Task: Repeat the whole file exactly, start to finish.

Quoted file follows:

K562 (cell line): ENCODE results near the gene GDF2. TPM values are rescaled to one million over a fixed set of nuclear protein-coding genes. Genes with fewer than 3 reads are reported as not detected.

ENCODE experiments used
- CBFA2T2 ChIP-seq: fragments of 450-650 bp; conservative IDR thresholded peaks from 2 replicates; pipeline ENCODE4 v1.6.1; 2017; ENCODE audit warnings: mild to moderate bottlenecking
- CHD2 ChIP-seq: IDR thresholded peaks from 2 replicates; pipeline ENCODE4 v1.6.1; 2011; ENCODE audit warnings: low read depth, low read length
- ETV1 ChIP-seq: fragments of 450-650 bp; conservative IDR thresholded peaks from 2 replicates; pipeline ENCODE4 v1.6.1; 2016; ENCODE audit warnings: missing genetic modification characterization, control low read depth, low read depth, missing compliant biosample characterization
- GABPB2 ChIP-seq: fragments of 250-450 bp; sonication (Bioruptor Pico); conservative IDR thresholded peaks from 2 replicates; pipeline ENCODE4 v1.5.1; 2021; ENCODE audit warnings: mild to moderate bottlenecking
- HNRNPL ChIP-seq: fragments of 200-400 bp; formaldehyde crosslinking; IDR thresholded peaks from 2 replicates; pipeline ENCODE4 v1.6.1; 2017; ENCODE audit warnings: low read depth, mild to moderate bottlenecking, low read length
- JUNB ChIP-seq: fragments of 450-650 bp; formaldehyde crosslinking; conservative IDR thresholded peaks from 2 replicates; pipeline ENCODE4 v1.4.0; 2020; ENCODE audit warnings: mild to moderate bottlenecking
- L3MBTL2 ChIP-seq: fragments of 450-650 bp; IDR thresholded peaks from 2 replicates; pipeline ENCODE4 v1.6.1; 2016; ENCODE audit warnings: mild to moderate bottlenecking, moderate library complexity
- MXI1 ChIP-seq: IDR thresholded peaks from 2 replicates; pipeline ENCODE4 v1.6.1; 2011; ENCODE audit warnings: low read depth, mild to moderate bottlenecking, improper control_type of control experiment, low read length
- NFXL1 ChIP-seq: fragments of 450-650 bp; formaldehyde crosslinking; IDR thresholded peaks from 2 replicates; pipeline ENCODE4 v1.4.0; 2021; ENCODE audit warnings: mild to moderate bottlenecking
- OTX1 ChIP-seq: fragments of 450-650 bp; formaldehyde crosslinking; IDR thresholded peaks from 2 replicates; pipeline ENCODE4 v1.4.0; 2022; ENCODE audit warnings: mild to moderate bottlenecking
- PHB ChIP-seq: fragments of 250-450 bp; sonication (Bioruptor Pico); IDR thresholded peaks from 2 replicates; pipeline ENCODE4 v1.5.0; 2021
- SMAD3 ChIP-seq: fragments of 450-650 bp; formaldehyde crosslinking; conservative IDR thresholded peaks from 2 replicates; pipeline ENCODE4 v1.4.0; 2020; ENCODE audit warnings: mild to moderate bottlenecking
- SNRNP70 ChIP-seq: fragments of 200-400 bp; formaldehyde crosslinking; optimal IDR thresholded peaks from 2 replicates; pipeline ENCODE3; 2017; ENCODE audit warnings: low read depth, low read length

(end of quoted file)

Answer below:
K562 (cell line): ENCODE results near the gene GDF2. TPM values are rescaled to one million over a fixed set of nuclear protein-coding genes. Genes with fewer than 3 reads are reported as not detected.

ENCODE experiments used
- CBFA2T2 ChIP-seq: fragments of 450-650 bp; conservative IDR thresholded peaks from 2 replicates; pipeline ENCODE4 v1.6.1; 2017; ENCODE audit warnings: mild to moderate bottlenecking
- CHD2 ChIP-seq: IDR thresholded peaks from 2 replicates; pipeline ENCODE4 v1.6.1; 2011; ENCODE audit warnings: low read depth, low read length
- ETV1 ChIP-seq: fragments of 450-650 bp; conservative IDR thresholded peaks from 2 replicates; pipeline ENCODE4 v1.6.1; 2016; ENCODE audit warnings: missing genetic modification characterization, control low read depth, low read depth, missing compliant biosample characterization
- GABPB2 ChIP-seq: fragments of 250-450 bp; sonication (Bioruptor Pico); conservative IDR thresholded peaks from 2 replicates; pipeline ENCODE4 v1.5.1; 2021; ENCODE audit warnings: mild to moderate bottlenecking
- HNRNPL ChIP-seq: fragments of 200-400 bp; formaldehyde crosslinking; IDR thresholded peaks from 2 replicates; pipeline ENCODE4 v1.6.1; 2017; ENCODE audit warnings: low read depth, mild to moderate bottlenecking, low read length
- JUNB ChIP-seq: fragments of 450-650 bp; formaldehyde crosslinking; conservative IDR thresholded peaks from 2 replicates; pipeline ENCODE4 v1.4.0; 2020; ENCODE audit warnings: mild to moderate bottlenecking
- L3MBTL2 ChIP-seq: fragments of 450-650 bp; IDR thresholded peaks from 2 replicates; pipeline ENCODE4 v1.6.1; 2016; ENCODE audit warnings: mild to moderate bottlenecking, moderate library complexity
- MXI1 ChIP-seq: IDR thresholded peaks from 2 replicates; pipeline ENCODE4 v1.6.1; 2011; ENCODE audit warnings: low read depth, mild to moderate bottlenecking, improper control_type of control experiment, low read length
- NFXL1 ChIP-seq: fragments of 450-650 bp; formaldehyde crosslinking; IDR thresholded peaks from 2 replicates; pipeline ENCODE4 v1.4.0; 2021; ENCODE audit warnings: mild to moderate bottlenecking
- OTX1 ChIP-seq: fragments of 450-650 bp; formaldehyde crosslinking; IDR thresholded peaks from 2 replicates; pipeline ENCODE4 v1.4.0; 2022; ENCODE audit warnings: mild to moderate bottlenecking
- PHB ChIP-seq: fragments of 250-450 bp; sonication (Bioruptor Pico); IDR thresholded peaks from 2 replicates; pipeline ENCODE4 v1.5.0; 2021
- SMAD3 ChIP-seq: fragments of 450-650 bp; formaldehyde crosslinking; conservative IDR thresholded peaks from 2 replicates; pipeline ENCODE4 v1.4.0; 2020; ENCODE audit warnings: mild to moderate bottlenecking
- SNRNP70 ChIP-seq: fragments of 200-400 bp; formaldehyde crosslinking; optimal IDR thresholded peaks from 2 replicates; pipeline ENCODE3; 2017; ENCODE audit warnings: low read depth, low read length